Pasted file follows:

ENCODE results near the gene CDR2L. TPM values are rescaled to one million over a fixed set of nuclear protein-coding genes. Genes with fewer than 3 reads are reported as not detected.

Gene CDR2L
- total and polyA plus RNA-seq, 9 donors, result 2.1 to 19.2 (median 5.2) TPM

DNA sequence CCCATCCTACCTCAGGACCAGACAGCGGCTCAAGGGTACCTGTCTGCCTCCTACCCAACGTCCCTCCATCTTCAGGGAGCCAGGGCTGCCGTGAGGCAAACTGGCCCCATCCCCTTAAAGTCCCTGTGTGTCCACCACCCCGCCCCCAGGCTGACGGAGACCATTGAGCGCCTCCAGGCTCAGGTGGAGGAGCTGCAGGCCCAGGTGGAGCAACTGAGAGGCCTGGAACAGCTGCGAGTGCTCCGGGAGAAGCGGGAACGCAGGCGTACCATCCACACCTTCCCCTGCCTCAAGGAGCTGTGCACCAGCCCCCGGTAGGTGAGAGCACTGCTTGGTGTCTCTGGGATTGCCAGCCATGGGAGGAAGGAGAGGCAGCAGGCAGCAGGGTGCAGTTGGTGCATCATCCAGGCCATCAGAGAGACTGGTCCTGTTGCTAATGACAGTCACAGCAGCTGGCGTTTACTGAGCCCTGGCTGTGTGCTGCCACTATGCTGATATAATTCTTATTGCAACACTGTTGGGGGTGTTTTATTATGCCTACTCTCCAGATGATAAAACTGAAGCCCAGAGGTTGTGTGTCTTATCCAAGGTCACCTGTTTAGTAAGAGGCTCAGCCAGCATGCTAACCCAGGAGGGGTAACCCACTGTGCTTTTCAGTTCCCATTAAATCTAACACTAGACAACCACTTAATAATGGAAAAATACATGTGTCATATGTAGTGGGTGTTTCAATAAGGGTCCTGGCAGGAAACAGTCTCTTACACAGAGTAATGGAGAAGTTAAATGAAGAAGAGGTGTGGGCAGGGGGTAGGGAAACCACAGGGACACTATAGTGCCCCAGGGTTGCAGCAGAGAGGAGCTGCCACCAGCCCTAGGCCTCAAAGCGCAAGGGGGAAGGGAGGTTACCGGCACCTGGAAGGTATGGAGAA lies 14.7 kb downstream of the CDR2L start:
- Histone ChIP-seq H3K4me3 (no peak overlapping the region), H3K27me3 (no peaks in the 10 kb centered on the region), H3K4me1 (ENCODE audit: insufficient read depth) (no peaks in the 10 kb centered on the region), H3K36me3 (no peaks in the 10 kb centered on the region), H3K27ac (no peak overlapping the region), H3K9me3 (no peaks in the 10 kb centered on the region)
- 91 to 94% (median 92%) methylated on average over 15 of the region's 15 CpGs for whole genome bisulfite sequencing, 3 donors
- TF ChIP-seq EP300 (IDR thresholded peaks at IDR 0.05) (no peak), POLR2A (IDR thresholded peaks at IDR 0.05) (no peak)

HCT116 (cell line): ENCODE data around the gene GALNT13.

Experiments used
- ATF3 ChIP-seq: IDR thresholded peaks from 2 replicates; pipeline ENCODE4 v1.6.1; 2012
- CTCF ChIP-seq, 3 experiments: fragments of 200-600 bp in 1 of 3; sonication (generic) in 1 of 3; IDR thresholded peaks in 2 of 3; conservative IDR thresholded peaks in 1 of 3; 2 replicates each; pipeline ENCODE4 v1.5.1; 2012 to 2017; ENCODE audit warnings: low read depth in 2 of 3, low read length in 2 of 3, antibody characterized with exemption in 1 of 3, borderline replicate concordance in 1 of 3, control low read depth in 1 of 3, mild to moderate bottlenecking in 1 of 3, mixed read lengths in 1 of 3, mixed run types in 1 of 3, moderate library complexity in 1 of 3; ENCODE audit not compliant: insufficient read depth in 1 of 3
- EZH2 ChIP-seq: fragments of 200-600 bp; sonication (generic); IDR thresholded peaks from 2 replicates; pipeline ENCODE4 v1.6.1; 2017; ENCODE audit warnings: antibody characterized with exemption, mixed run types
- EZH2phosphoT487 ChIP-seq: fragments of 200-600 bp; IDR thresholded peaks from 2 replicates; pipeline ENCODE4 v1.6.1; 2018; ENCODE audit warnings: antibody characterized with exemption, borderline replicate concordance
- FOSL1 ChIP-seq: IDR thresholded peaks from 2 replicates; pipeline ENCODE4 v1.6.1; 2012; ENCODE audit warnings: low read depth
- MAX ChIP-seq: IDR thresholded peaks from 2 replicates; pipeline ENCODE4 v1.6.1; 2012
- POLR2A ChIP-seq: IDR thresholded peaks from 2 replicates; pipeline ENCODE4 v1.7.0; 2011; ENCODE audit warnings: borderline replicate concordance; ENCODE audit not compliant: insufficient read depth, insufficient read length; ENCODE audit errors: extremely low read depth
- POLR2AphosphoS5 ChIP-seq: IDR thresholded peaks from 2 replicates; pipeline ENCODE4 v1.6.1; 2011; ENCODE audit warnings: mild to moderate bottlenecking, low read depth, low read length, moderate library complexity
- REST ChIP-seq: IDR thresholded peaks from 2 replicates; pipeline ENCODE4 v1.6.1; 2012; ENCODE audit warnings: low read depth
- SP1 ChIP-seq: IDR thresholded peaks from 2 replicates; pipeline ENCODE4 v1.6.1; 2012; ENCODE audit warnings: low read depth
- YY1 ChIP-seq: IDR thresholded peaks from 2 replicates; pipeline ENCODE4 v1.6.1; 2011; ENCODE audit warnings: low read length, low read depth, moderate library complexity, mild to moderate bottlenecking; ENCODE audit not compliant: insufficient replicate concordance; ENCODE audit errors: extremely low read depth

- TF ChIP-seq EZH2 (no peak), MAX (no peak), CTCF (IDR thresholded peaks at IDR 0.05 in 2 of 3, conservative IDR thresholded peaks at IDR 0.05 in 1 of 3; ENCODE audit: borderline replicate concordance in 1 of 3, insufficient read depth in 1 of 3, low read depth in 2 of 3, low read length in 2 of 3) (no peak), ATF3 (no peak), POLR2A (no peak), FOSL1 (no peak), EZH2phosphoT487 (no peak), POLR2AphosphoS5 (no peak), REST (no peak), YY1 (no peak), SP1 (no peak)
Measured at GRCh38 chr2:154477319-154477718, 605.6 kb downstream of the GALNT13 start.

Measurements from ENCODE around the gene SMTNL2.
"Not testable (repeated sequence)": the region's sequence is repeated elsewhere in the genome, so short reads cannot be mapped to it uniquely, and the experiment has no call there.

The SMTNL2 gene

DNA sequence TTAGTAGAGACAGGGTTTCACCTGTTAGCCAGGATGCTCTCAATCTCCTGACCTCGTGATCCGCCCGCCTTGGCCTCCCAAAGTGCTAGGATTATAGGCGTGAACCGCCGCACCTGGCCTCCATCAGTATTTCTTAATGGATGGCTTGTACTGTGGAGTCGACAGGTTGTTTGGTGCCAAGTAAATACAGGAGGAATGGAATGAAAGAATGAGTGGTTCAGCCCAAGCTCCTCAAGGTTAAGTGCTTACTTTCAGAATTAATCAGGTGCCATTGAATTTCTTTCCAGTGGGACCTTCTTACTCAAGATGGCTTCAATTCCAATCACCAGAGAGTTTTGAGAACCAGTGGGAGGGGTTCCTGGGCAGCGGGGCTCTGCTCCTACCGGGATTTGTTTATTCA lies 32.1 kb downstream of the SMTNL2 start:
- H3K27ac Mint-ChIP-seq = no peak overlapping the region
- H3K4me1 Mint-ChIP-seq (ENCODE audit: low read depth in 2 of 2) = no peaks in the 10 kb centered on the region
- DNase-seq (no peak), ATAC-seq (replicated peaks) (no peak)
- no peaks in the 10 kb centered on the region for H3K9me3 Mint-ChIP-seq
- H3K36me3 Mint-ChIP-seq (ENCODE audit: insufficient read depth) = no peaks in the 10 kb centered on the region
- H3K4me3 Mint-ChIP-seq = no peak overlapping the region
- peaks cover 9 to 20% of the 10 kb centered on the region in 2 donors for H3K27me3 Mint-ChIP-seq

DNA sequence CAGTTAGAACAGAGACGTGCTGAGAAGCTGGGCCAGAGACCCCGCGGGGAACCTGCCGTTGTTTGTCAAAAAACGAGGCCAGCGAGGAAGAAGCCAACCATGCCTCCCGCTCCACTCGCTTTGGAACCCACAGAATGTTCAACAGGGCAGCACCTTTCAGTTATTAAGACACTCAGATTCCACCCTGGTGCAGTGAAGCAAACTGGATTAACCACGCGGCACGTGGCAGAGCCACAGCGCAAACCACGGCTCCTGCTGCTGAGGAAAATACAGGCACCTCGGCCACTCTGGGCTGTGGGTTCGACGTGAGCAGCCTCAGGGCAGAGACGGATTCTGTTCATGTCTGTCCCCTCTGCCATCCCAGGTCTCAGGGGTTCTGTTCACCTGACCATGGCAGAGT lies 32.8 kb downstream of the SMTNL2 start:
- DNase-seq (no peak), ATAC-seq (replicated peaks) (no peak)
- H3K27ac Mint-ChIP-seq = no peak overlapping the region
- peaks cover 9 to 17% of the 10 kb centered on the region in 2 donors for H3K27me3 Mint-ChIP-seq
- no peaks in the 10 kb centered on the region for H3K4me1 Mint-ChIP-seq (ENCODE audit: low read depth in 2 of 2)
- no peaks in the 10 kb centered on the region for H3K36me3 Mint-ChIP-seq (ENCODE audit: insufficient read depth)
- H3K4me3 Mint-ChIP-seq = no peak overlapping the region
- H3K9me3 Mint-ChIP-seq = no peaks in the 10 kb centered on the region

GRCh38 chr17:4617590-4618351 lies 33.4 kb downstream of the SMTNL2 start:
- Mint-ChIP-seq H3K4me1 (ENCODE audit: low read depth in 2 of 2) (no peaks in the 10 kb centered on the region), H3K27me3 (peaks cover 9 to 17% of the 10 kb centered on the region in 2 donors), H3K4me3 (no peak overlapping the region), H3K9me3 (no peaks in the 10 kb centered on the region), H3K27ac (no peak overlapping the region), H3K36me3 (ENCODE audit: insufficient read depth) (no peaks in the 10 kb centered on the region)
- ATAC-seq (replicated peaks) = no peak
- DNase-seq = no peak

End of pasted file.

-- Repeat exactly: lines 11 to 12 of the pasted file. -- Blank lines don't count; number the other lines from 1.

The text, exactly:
- CTCF ChIP-seq, 3 experiments: fragments of 200-600 bp in 1 of 3; sonication (generic) in 1 of 3; IDR thresholded peaks in 2 of 3; conservative IDR thresholded peaks in 1 of 3; 2 replicates each; pipeline ENCODE4 v1.5.1; 2012 to 2017; ENCODE audit warnings: low read depth in 2 of 3, low read length in 2 of 3, antibody characterized with exemption in 1 of 3, borderline replicate concordance in 1 of 3, control low read depth in 1 of 3, mild to moderate bottlenecking in 1 of 3, mixed read lengths in 1 of 3, mixed run types in 1 of 3, moderate library complexity in 1 of 3; ENCODE audit not compliant: insufficient read depth in 1 of 3
- EZH2 ChIP-seq: fragments of 200-600 bp; sonication (generic); IDR thresholded peaks from 2 replicates; pipeline ENCODE4 v1.6.1; 2017; ENCODE audit warnings: antibody characterized with exemption, mixed run types